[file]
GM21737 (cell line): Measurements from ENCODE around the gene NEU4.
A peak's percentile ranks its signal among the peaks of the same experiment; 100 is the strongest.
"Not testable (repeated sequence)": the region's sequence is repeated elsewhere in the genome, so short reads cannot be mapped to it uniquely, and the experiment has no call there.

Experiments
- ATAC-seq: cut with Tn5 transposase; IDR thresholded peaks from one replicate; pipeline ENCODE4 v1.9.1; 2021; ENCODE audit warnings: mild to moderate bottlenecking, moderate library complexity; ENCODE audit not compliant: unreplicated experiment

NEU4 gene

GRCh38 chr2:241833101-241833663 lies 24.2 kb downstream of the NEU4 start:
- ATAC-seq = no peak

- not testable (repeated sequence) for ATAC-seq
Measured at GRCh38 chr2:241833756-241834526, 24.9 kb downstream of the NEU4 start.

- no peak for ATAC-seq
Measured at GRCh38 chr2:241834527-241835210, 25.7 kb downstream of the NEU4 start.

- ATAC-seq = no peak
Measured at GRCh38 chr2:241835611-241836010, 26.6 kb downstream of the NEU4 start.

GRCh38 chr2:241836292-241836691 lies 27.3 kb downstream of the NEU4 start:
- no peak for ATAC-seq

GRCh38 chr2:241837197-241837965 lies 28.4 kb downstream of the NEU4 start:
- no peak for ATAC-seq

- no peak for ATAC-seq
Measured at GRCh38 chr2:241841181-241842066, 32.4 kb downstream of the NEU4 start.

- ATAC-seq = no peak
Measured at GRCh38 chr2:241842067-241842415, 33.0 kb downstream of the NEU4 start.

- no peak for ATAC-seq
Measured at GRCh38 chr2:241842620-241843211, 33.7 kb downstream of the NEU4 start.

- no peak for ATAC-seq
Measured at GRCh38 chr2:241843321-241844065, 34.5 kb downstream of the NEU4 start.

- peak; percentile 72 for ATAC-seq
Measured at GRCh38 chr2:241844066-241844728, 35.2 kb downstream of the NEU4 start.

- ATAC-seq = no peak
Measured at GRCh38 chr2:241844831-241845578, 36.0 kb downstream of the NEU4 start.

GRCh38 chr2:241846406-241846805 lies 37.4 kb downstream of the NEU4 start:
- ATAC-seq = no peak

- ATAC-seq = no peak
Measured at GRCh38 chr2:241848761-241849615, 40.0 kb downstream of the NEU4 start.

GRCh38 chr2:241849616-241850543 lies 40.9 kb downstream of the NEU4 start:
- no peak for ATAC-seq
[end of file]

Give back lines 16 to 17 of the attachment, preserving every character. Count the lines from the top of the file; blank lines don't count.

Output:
- no peak for ATAC-seq

GRCh38 chr2:241837197-241837965 lies 28.4 kb downstream of the NEU4 start: